By Jennifer Grybowski
Turley Publications Reporter
Sturbridge Town Common newspaper
Tornado victims and the Board of Selectmen got together once again June 22 to discuss the impact the twister had on the town and, more importantly, what those victims need.
When the group, which included residents mostly from Willard, Fiske Hill and Streeter roads, met for the first time two weeks earlier, they were rushed out of the town hall because of a severe thunderstorm warning for the area. This past Wednesday, the weather was poor once again.
“For whatever reason, when this group comes together, we seem to be burdened with poor weather,” Board of Selectmen Chair Thomas Creamer said.
But, he said, he chose to look at the rain not as a curse, but as a blessing: As a way to nourish the re-growth of the community.
Before the meeting was opened up to questions, Town Administrator Shaun Suhoski gave the group an update of what assistance is available. He said town and state officials are looking at the current disaster declaration, which provides Worcester country with individual assistance for FEMA, and noted that a FEMA Disaster Recovery Center has been set up at the public safety complex for people to use on a walk-in basis.
“They can take you through your concerns individually,” Suhoski said.
However, Creamer said, the help FEMA is offering is very limited. He urged residents to look through the programs very carefully before applying as it basically only covers structural, window, HVAC, sewage and well repairs
“Their goal is to repair the home to a safe and sanitary condition, not the condition the home was in prior to the disaster,” Creamer said. “We recognize there is still a significant need out there.”
The town, however, is doing what they can to help residents. Building permit fees for those in affected areas have been eliminated, as well as fees for dumping demolition materials at the transfer station, and electrical and plumbing inspections have been reduced.
Town staffers are working to document damage with photographs, spreadsheets and mapping and are working with state legislators in order to give state and federal officials the ammunition they need to get the area declared for public FEMA assistance as well. Either way, Suhoski said, the town faces major costs associated with the storm. The Board of Selectmen have approved deficit spending for the cleanup, which is currently estimated at $150,000.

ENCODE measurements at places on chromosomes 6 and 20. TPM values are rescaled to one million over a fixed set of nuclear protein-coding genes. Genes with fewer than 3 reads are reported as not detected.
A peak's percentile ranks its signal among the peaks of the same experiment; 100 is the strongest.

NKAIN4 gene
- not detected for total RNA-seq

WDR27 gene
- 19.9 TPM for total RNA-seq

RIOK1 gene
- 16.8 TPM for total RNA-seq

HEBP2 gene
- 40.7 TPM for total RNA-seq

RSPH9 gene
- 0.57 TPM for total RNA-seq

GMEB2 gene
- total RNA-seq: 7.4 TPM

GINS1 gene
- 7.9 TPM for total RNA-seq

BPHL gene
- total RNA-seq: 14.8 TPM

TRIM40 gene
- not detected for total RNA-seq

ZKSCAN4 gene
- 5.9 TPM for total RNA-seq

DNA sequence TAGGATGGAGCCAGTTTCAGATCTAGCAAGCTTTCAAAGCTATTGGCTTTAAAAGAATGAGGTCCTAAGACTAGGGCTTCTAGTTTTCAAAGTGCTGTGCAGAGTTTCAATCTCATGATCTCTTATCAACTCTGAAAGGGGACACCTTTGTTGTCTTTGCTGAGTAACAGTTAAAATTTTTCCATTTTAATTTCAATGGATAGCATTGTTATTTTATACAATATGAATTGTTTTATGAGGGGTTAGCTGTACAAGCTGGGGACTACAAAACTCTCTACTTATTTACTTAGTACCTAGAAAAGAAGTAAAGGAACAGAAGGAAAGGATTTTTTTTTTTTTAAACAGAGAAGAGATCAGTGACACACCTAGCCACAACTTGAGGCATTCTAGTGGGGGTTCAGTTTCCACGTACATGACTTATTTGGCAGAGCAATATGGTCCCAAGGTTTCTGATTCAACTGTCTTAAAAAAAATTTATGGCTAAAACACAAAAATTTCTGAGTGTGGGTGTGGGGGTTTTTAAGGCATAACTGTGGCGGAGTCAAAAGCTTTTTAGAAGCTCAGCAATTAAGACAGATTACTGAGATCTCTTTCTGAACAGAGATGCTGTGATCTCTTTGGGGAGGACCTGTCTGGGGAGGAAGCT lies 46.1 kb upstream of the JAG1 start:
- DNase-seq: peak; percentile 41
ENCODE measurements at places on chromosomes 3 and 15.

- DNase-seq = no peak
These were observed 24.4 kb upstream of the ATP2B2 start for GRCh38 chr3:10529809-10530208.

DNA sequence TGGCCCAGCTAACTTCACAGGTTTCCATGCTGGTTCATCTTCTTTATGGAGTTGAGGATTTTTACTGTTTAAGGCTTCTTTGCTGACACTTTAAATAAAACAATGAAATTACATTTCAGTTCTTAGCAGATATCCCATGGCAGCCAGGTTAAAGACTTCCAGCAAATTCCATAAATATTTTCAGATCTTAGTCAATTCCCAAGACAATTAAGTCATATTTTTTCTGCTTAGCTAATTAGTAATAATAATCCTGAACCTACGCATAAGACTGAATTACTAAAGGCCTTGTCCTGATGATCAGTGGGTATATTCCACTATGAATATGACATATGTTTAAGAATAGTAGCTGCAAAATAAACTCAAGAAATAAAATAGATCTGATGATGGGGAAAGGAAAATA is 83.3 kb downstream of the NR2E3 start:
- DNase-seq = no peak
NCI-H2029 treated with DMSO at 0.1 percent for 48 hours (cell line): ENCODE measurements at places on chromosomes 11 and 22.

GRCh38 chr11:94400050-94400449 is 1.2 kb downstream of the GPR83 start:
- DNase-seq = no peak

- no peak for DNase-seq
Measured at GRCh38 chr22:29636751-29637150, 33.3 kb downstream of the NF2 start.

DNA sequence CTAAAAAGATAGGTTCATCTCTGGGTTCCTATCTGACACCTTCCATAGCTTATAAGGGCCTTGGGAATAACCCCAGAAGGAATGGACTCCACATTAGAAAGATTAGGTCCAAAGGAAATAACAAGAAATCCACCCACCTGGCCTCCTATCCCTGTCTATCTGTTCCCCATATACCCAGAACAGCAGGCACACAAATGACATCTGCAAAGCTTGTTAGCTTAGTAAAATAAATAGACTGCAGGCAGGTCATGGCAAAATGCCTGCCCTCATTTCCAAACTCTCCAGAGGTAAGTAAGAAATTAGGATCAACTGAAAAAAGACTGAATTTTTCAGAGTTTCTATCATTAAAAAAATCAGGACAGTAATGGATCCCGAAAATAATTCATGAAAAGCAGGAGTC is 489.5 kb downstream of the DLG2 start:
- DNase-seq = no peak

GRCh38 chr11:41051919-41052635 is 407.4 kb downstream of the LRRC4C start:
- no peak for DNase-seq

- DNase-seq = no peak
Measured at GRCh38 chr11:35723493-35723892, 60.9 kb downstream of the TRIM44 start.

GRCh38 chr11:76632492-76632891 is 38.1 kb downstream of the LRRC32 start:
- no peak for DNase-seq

“There is still a lot more debris to go,” Suhoski said.
The town has vowed to help residents with their debris problems, but Suhoski said the state-contracted debris hauler gave the town an estimate of $600,000 to remove material homeowners have stacked along the sides of roads. Creamer said volunteer hours, to the tune of $500,000 worth, have been tracked in hopes some sort of reimbursement can be gleaned from the sweat equity.
The discussion was then opened up to the residents.
“We ask you to be as frank and honest as possible with us,” Creamer said.
John Trahan, of Willard Rd., said he was concerned about the height of the brush piles on the sides of the road, and also about the speed of people traveling down the street. He said he wants the speed limit reduced, and enforced, on the road and for some “Children At Play” signs to be posted.
“It is heartbreaking to see the conditions you are living in,” Creamer said.
“It is like a war zone.”
Creamer said the board would work to expedite the removal of the brush and alert Police Chief Thomas Ford about the speeding issue.
Streeter Rd. residents said they were also worried about brush piles. Many of the homes just don’t have the frontage to pile up their brush, since the road is so narrow to begin with.
Creamer said the town was working on putting together some more brush pick-up days.
“My feeling is, we clean it up and figure it out after,” Selectman Priscilla Gimas said. “It’s not just your problem, it’s everybody’s problem. We have to do what we have to do.”
Trahan said he and his neighbors are also worried about the wetlands behind their homes.
“The stream is encroaching on my yard, making things wetter and wetter,” Trahan said.
The town is working to get situations like these resolved with MEMA’s help. In addition, the town’s conservation agent, Erin Jacque, has been out to affected areas and has tagged trees that should be removed to ease some of the pressure off the streams.
But some people were worried about the opposite problem: Fire. Some wanted to know if they could have permission to burn some of the brush, and others were worried about the brush and tree damage becoming brush hazards later in the summer.
“That would be a whole other tragedy,” said Diane Halper, of Willard Rd.
Suhoski said there has been no indication from state officials that they will allow any burning off season, although Creamer said he’d try to advocate burning season be opened up to those affected in the fall.
As for the possibility of brush fires, Suhoski said FEMA offers no support for prevention. Creamer said brush fires will be even more concerning next summer, when the wood begins to dry out.
Gimas said she wondered if the town could enter into a mutual aid agreement with other towns to get some DPW crews and equipment in to help clear out the brush. Creamer and Suhoski said they would look into pursuing that matter.